An exciting new development in Japan is the emergence of a new Tiger variegation (unconnected with the older virus-induced ‘Taihoh’, also known as ‘Tiger’), with horizontal, tiger-like bands. Sasaki has described this new pattern discovered and now bred by Hiroshi Mitsuhashi and has also included photographs in Clivia 10 (pp.59-62) (as well as on our website). He suggests that the Tiger variegation looks like a scab or welt on the surface of the leaf but that the pattern can also be seen on the leaf’s underside.
I am aware that Chinese Clivia breeders have identified and developed further categories of variegation in their plants, but as I am not personally familiar with these, I can only refer those interested to the available literature from China or elsewhere.
Position is probably the key to growing variegates, as any direct sun is likely to easily burn the section of the leaf without chlorophyll. For this reason, growing the plants in pots and positioning these in shady areas, probably under shade cloth or another protected area, is highly recommended. Even then, I still experience some dieback in the non-chlorophyll sections of certain leaves, which suggests that these plants need a higher level of shade than other green-leaved Clivia. A member of the Cape Clivia Club (South Africa) who reportedly grows variegates well states that the plants need to be under shade where the wind can cool them. If this is done, then the “browning” can be reduced.
Different people give different recommendations for the watering and fertilizing of variegates. One South African grower recommends not giving additional fertilizer other than what is used when repotting, but he repots his plants annually; others recommend giving somewhat less fertilizer (eg about two-thirds the amount given to a green-leafed plant), while still others recommend to give basically the same amount of fertilizer to variegates as to non-variegates, except in the case of those plants which are very strongly variegated (with large non-chlorophyll areas), where the amount would be reduced appropriately. My own practice is to give all seedlings – variegates or not – the same amount of liquid fertilizer, and to give slightly less solid fertilizer to mature plants. But I admit to not knowing the “best” solution. Watering is more or less the same as for fertilization.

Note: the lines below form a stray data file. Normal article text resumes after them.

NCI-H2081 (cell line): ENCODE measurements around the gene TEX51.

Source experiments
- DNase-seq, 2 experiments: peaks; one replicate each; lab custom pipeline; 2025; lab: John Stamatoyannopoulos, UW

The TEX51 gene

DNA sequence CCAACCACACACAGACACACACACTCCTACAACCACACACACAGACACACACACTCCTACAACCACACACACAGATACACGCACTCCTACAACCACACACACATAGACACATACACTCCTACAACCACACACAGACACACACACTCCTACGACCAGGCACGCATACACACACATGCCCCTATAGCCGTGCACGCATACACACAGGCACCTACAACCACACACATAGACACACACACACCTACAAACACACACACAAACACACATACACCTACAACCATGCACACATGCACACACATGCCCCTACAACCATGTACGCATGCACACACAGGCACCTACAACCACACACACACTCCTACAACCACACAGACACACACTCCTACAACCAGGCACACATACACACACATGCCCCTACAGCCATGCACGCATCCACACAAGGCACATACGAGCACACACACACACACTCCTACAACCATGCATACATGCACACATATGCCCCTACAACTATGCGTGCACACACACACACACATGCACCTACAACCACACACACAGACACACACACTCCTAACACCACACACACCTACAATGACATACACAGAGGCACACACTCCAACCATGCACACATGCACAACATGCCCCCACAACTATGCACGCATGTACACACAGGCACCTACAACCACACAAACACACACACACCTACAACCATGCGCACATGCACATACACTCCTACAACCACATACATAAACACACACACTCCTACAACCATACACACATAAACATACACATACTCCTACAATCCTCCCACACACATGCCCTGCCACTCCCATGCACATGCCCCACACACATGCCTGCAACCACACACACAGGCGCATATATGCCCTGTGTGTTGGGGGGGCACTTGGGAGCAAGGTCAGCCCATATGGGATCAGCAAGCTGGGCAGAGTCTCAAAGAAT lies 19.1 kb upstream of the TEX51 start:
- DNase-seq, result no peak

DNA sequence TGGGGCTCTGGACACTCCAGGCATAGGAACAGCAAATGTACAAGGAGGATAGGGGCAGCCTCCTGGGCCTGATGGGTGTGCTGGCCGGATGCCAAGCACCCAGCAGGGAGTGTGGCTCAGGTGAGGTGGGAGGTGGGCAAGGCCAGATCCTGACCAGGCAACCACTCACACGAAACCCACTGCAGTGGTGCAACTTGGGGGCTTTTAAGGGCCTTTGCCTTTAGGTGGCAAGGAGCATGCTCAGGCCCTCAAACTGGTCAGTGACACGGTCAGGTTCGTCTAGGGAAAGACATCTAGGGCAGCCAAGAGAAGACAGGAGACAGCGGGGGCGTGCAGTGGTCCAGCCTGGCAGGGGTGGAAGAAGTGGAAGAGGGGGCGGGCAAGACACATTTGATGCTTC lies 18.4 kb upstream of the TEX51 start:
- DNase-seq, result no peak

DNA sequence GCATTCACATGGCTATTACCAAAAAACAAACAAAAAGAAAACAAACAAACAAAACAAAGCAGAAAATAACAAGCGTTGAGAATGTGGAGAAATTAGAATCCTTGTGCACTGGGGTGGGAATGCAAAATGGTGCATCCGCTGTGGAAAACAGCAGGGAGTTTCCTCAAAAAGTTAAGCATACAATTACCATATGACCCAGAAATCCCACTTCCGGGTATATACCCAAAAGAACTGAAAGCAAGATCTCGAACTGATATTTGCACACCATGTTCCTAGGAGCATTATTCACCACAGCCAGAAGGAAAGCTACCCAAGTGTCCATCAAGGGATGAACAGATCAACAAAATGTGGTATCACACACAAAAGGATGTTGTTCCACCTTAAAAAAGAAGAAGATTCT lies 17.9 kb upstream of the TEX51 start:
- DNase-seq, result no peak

Overall, variegates tend to be slower growing, because the non-green leafed sections of the leaves do not contain chlorophyll and therefore do not contribute to the energy needs of the plant that are derived from photosynthesis (Clivia 6, p.54).
It is commonly believed that variegation in Clivia is due to maternal inheritance, that is to say, the variegation is passed through the seed (or pod) parent. A few people believe that there may also be some paternal (pollen) parent influence, but the extent, if any, remains unclear. This claim concerning maternal inheritance applies to the longitudinal variegates, apart from “fukurin”, median variegates or Mandarin Duck variegates, none of which can be propagated purposefully from seed. The rule also largely applies to the horizontal variegates, but the new Tiger variegate constitutes an exception.
When using a striata variegate plant as the seed (or maternal) parent crossed with a non-variegate pollen parent, three kinds of seedlings can be expected to emerge:
- Green leaves;
- Leaves with variegation; and,
- Albino (yellowy leaves, without chlorophyll), that will soon die.
On the basis of their breeding, Mick Dower (Cape Clivia Club) and others have confirmed that use of thinly striped variegates (striata type) as the seed parent produces a range of offspring from thin pinstripe through to broad variegation, with no albinos (though I gather there is some disagreement about this), whereas the broader or stronger the variegation is in the seed parent, the higher the occurrence of albinos, even 100% in some cases. These albinos, unfortunately, will not survive. While some people prefer the visual appearance of a plant with broad stripes, a thinly striped plant is better for breeding purposes. Mick Dower has also observed that if pinstriped variegates are used as both the seed and pollen parents, then more variegation occurs in the offspring. Commonly, however, a non-variegate parent is used as the pollen parent. Sasaki recommends that for breeding purposes, we select seed parents where the stripes are no more than 30% of the total surface of the leaves (Clivia 5, p.53).
For growing variegates, van der Linde has recommended selecting seed from berries which are striped. I actually noted on a label once that I sowed seed from a green-coloured berry (on a lightly variegated interspecific), without variegation, but observed that some variegates emerged among the seedlings. Whether the berries did actually have some variegation that my eye could not see remains unclear. For the propagation of striata variegates, Nakamura deliberately selects berries with thin stripes (Clivia 5, p.53).